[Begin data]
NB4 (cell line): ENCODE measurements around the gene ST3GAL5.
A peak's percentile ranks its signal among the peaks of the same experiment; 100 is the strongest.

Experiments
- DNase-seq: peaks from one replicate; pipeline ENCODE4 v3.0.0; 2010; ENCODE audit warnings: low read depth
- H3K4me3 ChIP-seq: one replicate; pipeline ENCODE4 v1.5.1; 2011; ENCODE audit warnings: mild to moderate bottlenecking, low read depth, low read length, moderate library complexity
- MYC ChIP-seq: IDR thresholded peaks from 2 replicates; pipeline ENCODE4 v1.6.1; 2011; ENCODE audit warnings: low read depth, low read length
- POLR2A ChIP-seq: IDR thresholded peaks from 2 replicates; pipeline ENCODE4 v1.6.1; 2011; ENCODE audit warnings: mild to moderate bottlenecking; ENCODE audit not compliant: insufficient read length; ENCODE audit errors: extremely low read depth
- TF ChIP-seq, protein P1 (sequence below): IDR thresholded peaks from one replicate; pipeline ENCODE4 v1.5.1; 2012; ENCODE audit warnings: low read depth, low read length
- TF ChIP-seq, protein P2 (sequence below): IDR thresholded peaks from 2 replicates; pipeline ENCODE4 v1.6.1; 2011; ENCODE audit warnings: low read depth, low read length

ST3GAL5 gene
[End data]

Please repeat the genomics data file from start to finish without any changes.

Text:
NB4 (cell line): ENCODE measurements around the gene ST3GAL5.
A peak's percentile ranks its signal among the peaks of the same experiment; 100 is the strongest.

Experiments
- DNase-seq: peaks from one replicate; pipeline ENCODE4 v3.0.0; 2010; ENCODE audit warnings: low read depth
- H3K4me3 ChIP-seq: one replicate; pipeline ENCODE4 v1.5.1; 2011; ENCODE audit warnings: mild to moderate bottlenecking, low read depth, low read length, moderate library complexity
- MYC ChIP-seq: IDR thresholded peaks from 2 replicates; pipeline ENCODE4 v1.6.1; 2011; ENCODE audit warnings: low read depth, low read length
- POLR2A ChIP-seq: IDR thresholded peaks from 2 replicates; pipeline ENCODE4 v1.6.1; 2011; ENCODE audit warnings: mild to moderate bottlenecking; ENCODE audit not compliant: insufficient read length; ENCODE audit errors: extremely low read depth
- TF ChIP-seq, protein P1 (sequence below): IDR thresholded peaks from one replicate; pipeline ENCODE4 v1.5.1; 2012; ENCODE audit warnings: low read depth, low read length
- TF ChIP-seq, protein P2 (sequence below): IDR thresholded peaks from 2 replicates; pipeline ENCODE4 v1.6.1; 2011; ENCODE audit warnings: low read depth, low read length

ST3GAL5 gene